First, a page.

Training for Novice Fell-runners

Paul Evans

So, having come along to a few Wednesday evenings, you've done your first road race and thoroughly enjoyed it. You've done another and enjoyed that too. You've maybe even, as it appears is compulsory for north-eastern runners, trained for and got swept up in the atmosphere of the GNR, having had a rather nice day out with the sea of purple. This running thing's rather fun isn't it?

If this is you, absolutely grand - there is nothing inherently wrong with road-running at all. However, if a little part of you is starting to wonder if there's life beyond the tarmac but feels understandably wary of the rather different challenges presented by fell-running and doesn't really know how to begin, read on for an unscientific guide to entering the dark side (evidence base n=1) ...

1. Start simple

Obvious, but essential. Identify a race that is not going to push you too far out of your comfort zone: your first race should be shorter than you've raced on the roads as you WILL tire much more quickly on soft, uneven or rocky ground - if you can push yourself around a 10k, a 3-5m race would be a good taster. Ideally, pick a spring or summer race that is likely to be held in pleasant conditions also.

2. Go off-road

The only way to train your body for the demands of off-road running is to do it. Get into the habit of making at least a couple of runs a week mostly off-road; start with relatively gentle terrain eg. Houghall Woods or the Woodland Trust area. You will be slower than you were on the road and you are likely to notice that you feel sore in different areas to usual afterwards, so pay particular attention to stretching off your hamstrings, calves and Achilles tendons - extra effort is required to push off from softer ground and your stride will be shorter than on flat tarmac. You'll also have to spend a lot more time looking at the ground as you run if you want to minimise the number of falls you have. If you're nervous about getting lost, join one of the slower off-road runs on spring/summer Wednesday evenings and repeat the routes in your own time at your own pace.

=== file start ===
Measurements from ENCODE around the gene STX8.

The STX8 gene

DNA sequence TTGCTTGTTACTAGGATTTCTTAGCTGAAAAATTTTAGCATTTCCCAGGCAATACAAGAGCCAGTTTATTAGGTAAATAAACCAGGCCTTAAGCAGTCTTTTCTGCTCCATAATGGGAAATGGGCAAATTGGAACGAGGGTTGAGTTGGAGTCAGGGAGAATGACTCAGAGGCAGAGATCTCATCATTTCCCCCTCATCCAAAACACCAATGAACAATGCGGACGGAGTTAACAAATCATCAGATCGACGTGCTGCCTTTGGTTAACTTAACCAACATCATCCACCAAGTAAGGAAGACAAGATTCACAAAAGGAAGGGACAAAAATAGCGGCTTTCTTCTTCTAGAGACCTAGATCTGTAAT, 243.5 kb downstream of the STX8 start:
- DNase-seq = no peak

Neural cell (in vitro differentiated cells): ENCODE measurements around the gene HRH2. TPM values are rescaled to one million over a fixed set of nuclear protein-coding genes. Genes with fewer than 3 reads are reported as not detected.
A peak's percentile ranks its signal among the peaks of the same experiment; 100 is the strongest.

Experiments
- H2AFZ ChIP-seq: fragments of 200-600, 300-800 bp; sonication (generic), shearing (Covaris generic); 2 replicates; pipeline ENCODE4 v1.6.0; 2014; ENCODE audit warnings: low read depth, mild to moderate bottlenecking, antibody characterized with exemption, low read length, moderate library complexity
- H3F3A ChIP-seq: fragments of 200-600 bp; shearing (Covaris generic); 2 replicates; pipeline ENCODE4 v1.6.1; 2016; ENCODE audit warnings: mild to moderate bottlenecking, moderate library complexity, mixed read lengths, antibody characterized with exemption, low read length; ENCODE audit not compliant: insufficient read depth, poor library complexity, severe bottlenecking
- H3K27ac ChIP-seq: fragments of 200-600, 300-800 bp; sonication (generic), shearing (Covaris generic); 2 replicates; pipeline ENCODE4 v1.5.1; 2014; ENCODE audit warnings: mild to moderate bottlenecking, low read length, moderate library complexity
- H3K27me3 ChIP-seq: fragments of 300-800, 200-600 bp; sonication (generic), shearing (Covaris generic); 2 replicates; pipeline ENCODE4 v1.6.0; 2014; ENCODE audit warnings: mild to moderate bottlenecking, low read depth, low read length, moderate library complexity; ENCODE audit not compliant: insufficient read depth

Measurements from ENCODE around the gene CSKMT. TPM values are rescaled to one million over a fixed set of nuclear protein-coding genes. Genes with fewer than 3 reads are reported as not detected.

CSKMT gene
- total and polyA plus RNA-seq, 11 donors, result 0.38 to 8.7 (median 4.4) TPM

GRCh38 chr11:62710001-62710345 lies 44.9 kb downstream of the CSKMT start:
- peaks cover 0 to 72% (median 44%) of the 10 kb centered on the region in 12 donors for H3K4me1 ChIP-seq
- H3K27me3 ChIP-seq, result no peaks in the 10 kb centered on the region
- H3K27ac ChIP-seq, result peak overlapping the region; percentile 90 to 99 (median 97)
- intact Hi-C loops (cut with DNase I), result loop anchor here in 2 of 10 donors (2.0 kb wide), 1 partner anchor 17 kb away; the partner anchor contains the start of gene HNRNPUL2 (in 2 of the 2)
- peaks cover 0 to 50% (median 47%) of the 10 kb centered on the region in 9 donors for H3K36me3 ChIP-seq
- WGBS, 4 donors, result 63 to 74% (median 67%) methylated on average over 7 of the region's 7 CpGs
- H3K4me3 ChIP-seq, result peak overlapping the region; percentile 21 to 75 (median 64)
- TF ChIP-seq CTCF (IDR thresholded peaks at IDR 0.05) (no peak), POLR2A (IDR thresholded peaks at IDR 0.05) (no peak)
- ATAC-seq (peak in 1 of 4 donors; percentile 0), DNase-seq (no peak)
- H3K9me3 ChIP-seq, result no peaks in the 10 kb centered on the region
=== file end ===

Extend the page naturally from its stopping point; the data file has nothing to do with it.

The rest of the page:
3. When it hurts

To an extent, this is normal and, as mentioned above, stretching well (each stretch held for at least 30 seconds, eased off and then repeated) will help with the muscular and tendon aches and pains. Slow recovery runs (or non-impact work eg. Cross-trainer) the next day are also beneficial in avoiding delayed-onset muscle soreness (DOMS). You're also going to invert (twist) your ankles at some point and, when this happens (swollen ankle that you can walk on but don't really fancy anything more arduous), the following pnemonic RICE-M is of use:

R - Rest. Avoid the activity which precipitated the injury until recovered. This is NOT complete inactivity.
I - Ice. In the hours after an injury, an ice-pack to the knee or ankle affected both helps with pain and minimizes swelling.
C - Compress. Many professional athletes now use compression garments after competition for their ability to minimize swelling, even when uninjured. Increasing evidence shows that this is useful in acutely-swollen joints.
E - Elevate. Put the foot up to increase fluid drainage.

In the short-term, should you have no contra-indications (check the packet!) to them, NSAIDs such as ibuprofen will also help with the pain and help with the next important step:

M - Move. Completely immobile joints stiffen rapidly, so regular movement is vital.

Then, when the joint feels better (should it not, this is when GP/physiotherapy may be useful), it's time to test it again with a short, gentle run ...

4. Improving

Having been running off-road for a few weeks it is now time to avoid getting too comfortable and to vary your sessions a little more:

5. Race

Turn up with the appropriate kit, pay your money and race. Start near the back, don't push too hard for the first half and, most of all, enjoy. Once it's over, take the time to go for a short, gentle jog (again, this will help prevent DOMS) and stretch. If you've enjoyed it, consider it training for your next race: you're now a fell-runner.